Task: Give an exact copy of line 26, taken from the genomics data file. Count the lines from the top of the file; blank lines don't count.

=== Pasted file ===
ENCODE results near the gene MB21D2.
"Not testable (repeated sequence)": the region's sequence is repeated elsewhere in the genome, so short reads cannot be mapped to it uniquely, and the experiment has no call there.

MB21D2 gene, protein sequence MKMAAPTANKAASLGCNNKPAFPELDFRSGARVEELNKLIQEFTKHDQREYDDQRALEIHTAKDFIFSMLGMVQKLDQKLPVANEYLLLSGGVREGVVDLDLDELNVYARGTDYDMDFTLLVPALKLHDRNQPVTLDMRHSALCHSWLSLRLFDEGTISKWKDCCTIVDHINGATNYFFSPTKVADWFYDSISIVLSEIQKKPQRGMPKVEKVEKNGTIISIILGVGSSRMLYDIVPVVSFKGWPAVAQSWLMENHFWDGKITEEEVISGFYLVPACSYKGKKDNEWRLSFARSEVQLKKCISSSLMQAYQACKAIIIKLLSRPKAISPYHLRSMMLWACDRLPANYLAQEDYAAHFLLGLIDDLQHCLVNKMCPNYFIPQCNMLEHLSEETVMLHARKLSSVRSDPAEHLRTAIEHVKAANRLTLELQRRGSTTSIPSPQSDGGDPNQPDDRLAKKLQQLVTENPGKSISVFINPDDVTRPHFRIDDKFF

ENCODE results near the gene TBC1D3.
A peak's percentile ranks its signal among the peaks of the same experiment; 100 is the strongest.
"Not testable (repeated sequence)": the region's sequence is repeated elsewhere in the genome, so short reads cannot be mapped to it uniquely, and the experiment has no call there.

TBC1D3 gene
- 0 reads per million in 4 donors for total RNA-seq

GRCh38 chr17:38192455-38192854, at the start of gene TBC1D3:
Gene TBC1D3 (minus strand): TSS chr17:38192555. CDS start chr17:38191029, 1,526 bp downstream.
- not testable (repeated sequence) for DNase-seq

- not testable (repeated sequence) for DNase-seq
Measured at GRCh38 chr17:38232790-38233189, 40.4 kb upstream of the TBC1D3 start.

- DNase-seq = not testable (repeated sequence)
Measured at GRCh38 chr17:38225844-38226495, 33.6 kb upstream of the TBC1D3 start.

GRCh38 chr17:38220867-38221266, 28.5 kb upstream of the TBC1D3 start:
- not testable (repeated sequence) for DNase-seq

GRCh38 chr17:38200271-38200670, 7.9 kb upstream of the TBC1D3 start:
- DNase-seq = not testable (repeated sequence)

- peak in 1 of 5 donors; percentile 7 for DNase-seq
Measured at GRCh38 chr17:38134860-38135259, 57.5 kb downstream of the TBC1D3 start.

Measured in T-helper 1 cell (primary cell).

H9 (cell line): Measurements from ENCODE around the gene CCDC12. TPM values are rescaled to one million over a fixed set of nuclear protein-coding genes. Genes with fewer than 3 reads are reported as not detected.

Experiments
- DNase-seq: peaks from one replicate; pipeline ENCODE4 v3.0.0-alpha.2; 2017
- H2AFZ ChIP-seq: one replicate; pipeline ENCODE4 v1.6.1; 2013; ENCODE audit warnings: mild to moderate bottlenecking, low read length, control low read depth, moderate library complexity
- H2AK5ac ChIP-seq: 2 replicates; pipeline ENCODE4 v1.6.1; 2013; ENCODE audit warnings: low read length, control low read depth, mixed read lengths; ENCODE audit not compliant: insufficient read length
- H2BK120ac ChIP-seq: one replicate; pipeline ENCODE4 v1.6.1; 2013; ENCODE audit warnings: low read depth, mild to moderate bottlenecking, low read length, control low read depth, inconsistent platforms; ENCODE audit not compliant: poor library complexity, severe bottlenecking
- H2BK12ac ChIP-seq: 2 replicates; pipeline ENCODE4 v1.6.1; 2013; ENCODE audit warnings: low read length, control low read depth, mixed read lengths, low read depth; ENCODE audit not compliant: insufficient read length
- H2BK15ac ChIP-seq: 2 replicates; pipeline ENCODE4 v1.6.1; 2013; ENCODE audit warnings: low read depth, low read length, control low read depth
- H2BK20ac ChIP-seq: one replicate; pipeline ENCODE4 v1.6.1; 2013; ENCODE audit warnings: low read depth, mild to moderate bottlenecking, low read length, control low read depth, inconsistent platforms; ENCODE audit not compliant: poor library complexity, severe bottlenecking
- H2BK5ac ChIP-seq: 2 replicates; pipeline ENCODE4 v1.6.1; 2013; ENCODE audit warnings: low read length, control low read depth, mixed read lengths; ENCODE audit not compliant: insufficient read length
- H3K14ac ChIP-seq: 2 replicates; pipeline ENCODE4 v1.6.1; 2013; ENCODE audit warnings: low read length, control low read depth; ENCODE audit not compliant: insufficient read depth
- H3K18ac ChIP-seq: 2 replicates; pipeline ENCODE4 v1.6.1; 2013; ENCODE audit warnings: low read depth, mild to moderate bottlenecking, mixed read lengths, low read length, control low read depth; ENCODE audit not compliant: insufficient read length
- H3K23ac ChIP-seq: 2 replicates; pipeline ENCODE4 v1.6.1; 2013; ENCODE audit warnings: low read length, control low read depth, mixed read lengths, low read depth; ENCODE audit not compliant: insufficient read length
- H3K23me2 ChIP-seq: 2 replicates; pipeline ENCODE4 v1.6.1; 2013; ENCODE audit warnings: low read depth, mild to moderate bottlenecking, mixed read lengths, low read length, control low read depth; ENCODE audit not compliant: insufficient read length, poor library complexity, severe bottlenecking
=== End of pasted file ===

- H2AFZ ChIP-seq: one replicate; pipeline ENCODE4 v1.6.1; 2013; ENCODE audit warnings: mild to moderate bottlenecking, low read length, control low read depth, moderate library complexity